Pear Tart Tatin

You will notice a theme in the coming weeks of comfort and joyful foods that will hopefully brighten your day (as well as mine when I develop and make them) and help us through this darkest of Januarys.
I still find it mind boggling that only a year ago we had no idea what the last year would bring and our lives would turn out so differently. We’ve been lucky with work carrying on from home and schools doing a fantastic job of offering great education from home, but I know it hasn’t been so easy for many many others. People getting seriously ill, losing jobs, struggling with their mental health and opportunities disappearing out the window. It’s just all so sad; i don’t notice on a normal day but then you go into town and see everything shut and it dawns on you that the world is a different place to a few short months ago. Like everyone, I do so hope things get better and we can return to some kind of normality soon.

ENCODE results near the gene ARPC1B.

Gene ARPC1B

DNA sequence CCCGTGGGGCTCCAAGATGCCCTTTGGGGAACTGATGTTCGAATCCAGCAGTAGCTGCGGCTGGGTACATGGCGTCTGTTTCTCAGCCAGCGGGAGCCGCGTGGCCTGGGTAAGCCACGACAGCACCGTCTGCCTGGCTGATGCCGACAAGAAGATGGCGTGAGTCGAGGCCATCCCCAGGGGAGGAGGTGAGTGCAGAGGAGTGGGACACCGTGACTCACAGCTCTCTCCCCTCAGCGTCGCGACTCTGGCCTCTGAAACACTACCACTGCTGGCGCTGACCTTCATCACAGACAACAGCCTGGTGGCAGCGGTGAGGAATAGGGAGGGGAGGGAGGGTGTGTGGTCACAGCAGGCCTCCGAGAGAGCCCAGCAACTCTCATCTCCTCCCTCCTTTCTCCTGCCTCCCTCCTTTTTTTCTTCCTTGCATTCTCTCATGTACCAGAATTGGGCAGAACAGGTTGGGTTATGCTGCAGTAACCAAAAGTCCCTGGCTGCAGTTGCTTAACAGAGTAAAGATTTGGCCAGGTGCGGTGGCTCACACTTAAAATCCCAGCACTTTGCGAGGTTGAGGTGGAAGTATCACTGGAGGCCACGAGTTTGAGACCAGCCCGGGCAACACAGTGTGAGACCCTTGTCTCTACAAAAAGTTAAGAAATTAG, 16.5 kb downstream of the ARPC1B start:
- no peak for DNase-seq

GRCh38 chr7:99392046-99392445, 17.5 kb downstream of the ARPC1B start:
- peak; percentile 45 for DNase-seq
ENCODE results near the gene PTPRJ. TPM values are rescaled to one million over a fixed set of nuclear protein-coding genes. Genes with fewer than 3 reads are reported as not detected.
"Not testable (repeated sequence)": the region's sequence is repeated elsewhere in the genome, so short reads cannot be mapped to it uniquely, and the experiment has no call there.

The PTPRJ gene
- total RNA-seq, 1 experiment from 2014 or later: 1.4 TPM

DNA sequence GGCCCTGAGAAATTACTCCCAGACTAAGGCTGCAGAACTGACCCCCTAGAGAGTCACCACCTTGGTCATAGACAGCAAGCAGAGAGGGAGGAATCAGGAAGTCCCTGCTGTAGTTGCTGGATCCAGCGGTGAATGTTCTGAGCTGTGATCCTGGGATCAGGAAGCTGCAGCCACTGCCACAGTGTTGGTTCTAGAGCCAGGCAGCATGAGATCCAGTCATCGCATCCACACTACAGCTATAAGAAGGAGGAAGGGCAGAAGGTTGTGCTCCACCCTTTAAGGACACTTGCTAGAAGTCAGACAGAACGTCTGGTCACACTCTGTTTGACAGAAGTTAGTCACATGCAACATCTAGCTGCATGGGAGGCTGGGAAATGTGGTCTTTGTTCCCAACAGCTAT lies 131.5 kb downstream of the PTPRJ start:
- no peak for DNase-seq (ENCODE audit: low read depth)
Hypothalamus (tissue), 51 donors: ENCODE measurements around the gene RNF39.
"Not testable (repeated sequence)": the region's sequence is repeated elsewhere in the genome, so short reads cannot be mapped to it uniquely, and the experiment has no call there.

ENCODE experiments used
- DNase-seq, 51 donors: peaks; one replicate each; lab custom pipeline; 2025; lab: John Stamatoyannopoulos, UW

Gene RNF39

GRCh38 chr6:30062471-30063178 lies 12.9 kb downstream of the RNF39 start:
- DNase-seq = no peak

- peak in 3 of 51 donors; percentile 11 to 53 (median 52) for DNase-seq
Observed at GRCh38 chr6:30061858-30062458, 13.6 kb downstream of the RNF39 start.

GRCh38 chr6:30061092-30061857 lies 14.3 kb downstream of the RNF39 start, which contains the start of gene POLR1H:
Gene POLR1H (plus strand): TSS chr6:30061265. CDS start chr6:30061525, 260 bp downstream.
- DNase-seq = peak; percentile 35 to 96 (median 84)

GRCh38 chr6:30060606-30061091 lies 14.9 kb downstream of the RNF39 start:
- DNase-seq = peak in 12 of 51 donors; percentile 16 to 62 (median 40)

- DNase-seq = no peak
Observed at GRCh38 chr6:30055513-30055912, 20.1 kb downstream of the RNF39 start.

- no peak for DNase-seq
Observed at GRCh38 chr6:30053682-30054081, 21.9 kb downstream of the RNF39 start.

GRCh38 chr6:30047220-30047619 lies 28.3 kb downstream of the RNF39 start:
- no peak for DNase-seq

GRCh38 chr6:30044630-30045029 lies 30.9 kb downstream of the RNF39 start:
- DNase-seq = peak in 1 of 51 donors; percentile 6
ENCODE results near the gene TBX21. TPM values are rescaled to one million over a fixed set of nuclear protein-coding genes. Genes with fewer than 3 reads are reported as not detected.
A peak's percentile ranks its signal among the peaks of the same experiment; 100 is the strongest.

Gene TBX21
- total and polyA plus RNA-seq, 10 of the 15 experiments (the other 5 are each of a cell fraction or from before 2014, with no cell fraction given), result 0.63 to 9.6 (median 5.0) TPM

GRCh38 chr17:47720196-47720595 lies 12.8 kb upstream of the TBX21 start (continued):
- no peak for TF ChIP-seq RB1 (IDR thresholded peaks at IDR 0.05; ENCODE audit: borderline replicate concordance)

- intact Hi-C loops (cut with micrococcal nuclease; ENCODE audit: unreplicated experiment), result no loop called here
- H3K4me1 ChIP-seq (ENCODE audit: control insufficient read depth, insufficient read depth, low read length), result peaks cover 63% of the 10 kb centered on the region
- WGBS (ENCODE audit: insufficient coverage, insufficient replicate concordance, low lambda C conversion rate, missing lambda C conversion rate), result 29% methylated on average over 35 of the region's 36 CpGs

But in the meantime, what we need is serious comfort food; a great big hug on a plate! Surely a Tart Tatin, with it’s crisp and flaky base topped with delicious caramel and juicy fruit must be the epitome of feel good food.

I think people presume a Tart Tatin is difficult to make but it’s so easy and you only need a few ingredients to make a delicious drool-worthy tart. Apparently created by a happy mistake, the beauty of a good tart Tatin is that a little bit of scruffiness only adds to the appeal. A normal Tart Tatin is laden with butter but you really wouldn’t notice the difference with my friendly version.

Pear Tart Tatin

(dairy-free, egg-free, nut-free, soya-free, sesame-free, vegetarian and vegan)

serves 4-6

100g caster sugar

30g dairy-free margarine

1/4 tsp cinnamon

2 pears, peeled , cored and cut into 12 wedges each

1/2 pack dairy-free puff pastry (about 250g)